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A Closer Look at Glaucoma

A Closer Look at Glaucoma

It is an undisputed fact that our genetic makeup consists entirely of the genes given to us by our parents. This can often be a source of pride; for example, you might inherit your father’s uncanny athletic ability, or your mother’s sharp judgment. Unfortunately, our genes are also responsible for many hereditary conditions that afflict generation upon generation of family members. One such condition is glaucoma, an ailment that strikes the eyes with increasing ferocity. Though incurable, this disease can be managed and controlled through appropriate medical treatment.

Symptoms and Causes

Glaucoma occurs when excess fluid builds up within the eye. Initially, this excess fluid usually does not cause any noticeable symptoms. As the patient ages, however, he or she will begin to notice increasingly severe eye pressure, signifying that the patient’s glaucoma is worsening. This fluid not only causes chronic eye pressure; eventually, it will begin to press up against the eye’s optic nerve. The optic nerve is ill-equipped to handle such a continued onslaught, and will begin to wilt and deteriorate under the constant pressure. If left untreated, glaucoma will cause a gradual loss of vision, ultimately leading to permanent blindness.

Eye pain is but one of many symptoms caused by glaucoma. In fact, the first initial warning sign of glaucoma is the loss of peripheral or side vision. If you find yourself suffering from one or more of the following symptoms, please consult with you doctor immediately.

  • Halos appear around lights
  • Loss of vision
  • Redness in the eye
  • Your eye(s) appear hazy to others (this is particularly relevant to infants)
  • Nausea or vomiting
  • Pain in the eye
  • Your vision becomes narrower (this is also known as tunnel vision)

Given that glaucoma sufferers experience no discernable symptoms in the early stages of the condition, many patients do not realize that they have contracted the disease. Of course, this makes treating glaucoma all the more difficult. By the time the patient notices glaucoma-related eye problems, the disease has already progressed into its later stages. In order to prevent this scenario, doctors frequently advise their patients to see an eye specialist for a thorough examination every two years.

The Two Types of Glaucoma

Glaucoma can be subdivided into two specific categories – open angle glaucoma and angle-closure glaucoma. The specific characteristics of each form of glaucoma are detailed below.

Open-angle glaucoma – This type of glaucoma (also referred to be doctors as wide-angle glaucoma) doubles as the most frequently diagnosed form of the disease. Interestingly enough, a patient diagnosed with this variant of glaucoma exhibits no external symptoms. The problem lies in the eye’s trabecular meshwork, which acts as the eye’s drain. Open-angle glaucoma prevents the trabecular meshwork from properly removing excess fluid.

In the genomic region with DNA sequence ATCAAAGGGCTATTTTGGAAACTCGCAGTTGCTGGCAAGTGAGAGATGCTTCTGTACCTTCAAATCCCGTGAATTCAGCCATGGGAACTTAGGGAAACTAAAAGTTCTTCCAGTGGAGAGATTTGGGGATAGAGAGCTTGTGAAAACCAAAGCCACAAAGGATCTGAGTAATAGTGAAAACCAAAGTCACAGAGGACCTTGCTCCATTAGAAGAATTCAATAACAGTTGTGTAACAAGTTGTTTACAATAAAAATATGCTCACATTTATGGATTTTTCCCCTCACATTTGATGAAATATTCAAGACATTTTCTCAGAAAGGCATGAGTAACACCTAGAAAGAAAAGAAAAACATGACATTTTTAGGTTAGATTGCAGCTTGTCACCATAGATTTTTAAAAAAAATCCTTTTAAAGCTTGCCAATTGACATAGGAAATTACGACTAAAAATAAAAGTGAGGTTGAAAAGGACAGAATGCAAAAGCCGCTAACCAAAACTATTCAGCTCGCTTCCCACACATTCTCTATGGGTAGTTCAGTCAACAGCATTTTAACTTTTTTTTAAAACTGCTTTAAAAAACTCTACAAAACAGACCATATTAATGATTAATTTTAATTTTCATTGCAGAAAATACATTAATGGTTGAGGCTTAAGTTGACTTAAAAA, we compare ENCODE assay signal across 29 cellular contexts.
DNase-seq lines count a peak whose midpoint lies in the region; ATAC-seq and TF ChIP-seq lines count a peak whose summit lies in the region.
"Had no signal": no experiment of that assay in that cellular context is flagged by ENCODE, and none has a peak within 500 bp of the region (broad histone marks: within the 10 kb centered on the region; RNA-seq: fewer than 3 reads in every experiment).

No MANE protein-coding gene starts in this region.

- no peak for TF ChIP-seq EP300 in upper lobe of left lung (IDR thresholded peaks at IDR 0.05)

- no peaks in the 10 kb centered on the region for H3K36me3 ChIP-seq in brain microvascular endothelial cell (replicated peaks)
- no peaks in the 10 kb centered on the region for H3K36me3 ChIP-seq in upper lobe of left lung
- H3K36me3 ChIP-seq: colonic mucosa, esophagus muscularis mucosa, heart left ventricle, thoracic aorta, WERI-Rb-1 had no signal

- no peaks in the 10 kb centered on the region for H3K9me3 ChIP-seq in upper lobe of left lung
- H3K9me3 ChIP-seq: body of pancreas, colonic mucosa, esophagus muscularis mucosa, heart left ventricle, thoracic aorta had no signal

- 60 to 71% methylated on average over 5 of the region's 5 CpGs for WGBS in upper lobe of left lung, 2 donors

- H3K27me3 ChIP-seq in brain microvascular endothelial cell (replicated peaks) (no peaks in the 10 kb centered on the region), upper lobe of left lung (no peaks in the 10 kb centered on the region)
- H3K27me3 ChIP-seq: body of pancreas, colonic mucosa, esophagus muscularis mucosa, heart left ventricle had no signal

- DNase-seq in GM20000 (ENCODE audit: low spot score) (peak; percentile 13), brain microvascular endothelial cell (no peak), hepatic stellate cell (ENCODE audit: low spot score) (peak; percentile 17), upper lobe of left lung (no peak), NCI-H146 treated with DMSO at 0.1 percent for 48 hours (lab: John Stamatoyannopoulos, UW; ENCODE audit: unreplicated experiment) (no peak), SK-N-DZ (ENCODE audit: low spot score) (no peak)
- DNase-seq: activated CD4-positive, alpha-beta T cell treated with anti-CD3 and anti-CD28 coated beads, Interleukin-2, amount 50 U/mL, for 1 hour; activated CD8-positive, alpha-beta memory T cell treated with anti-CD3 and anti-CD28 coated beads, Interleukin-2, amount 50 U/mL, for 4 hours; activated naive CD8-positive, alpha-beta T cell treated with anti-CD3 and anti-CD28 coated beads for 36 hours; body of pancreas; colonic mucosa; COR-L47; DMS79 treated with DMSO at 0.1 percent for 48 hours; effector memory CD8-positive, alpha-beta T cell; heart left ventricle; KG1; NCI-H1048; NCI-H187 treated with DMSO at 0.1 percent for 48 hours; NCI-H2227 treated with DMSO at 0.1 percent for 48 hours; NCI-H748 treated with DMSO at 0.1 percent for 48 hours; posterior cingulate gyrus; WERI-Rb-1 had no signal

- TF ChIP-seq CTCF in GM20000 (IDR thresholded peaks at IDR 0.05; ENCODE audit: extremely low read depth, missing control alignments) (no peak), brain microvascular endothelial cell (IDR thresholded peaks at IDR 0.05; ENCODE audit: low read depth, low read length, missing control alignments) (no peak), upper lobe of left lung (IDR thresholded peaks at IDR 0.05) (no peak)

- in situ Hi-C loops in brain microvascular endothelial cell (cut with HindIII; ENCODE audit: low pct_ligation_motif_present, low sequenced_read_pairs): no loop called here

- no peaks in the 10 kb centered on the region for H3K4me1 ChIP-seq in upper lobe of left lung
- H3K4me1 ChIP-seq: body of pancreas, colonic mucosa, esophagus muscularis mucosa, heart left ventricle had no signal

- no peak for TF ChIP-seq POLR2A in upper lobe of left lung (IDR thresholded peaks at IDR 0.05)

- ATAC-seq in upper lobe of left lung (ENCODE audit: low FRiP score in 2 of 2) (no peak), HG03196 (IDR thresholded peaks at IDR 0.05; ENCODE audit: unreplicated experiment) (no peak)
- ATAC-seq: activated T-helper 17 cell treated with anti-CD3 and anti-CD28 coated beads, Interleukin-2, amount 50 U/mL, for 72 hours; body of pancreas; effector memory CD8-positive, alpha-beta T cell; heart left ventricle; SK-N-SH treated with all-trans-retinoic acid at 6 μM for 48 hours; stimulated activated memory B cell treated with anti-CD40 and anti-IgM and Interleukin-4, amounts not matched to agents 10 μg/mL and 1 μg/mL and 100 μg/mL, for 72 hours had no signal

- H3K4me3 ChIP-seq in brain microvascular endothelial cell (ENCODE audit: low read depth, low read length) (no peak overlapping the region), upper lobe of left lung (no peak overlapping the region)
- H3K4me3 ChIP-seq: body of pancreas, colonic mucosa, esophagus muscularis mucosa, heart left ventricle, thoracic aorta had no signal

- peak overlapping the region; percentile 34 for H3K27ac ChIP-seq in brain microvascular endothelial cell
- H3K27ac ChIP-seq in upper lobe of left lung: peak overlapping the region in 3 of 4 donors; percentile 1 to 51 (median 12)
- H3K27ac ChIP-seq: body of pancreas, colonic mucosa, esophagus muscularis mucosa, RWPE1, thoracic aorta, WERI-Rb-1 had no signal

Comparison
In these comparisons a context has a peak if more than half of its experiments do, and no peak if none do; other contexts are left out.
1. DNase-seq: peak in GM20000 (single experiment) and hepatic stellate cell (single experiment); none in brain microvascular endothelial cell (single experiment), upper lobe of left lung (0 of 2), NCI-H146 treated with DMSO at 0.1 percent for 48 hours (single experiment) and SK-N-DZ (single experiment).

Angle-closure glaucoma – This relatively rare type of glaucoma afflicts a patient through sudden increases of pressure within the eye. Unlike open-angle glaucoma, angle-closure glaucoma does not cause such pressure through an abundance of fluid. Instead, a patient’s pain results from the unusually narrow space between the iris and cornea, preventing normal eye drainage.

For some patients with angle-closure glaucoma, eye pain is caused by an irregularity with the eye’s pupil (the pupil is the opening that allows light into the retina). Essentially, the pupil opens more than necessary, constricting the passageway between the iris and cornea. As a result, the pupil acts as a roadblock for the eye’s fluid, interrupting the flow of fluid out of the eye.

What’s Your Risk of Glaucoma?

As mentioned earlier, glaucoma tends to run in families. Family history isn’t the only determining factor when it comes to developing glaucoma; your odds of suffering from this affliction also depend on your ethnic background, age and the presence of certain medical conditions. The following list highlights the segments of the US population that face the greatest risk of developing glaucoma.

  • Patients that are of African-American, Irish, Russian, Japanese, Hispanic, Inuit, or Scandinavian descent.
  • Individuals over the age of 40.
  • Patients with a family history of glaucoma.
  • Patients with poor vision.
  • Individuals who have who have been diagnosed with diabetes.
  • Individuals who take certain steroid medications, such as prednisone.

Diagnosing the Condition

To test for glaucoma, a doctor will typically dilate a patient’s pupils using special dilating eye drops. In layman’s terms, pupil dilation refers to the medical practice of temporarily paralyzing the muscles that control the eye’s iris, effectively doubling the size of the pupil. With this accomplished, the doctor can thoroughly examine the optic nerve for glaucoma-related damage.

Once the condition of the optic nerve has been evaluated, the optometrist will then perform a tonometry, a test that checks the patient’s level of eye pressure. There are a number of methods for administering this test. The most accurate approach (known as Glodmann tonometry or Applanation tonometry) involves an intricate multi-step process, beginning with the numbing the surface of the eye. With the eye’s surface sufficiently numb, the optometrist then proceeds to place a piece of fine paper next to the eye. This paper is colored with orange dye, which in turn colors the eye orange, enabling the optometrist to adequately inspect the patient’s eye.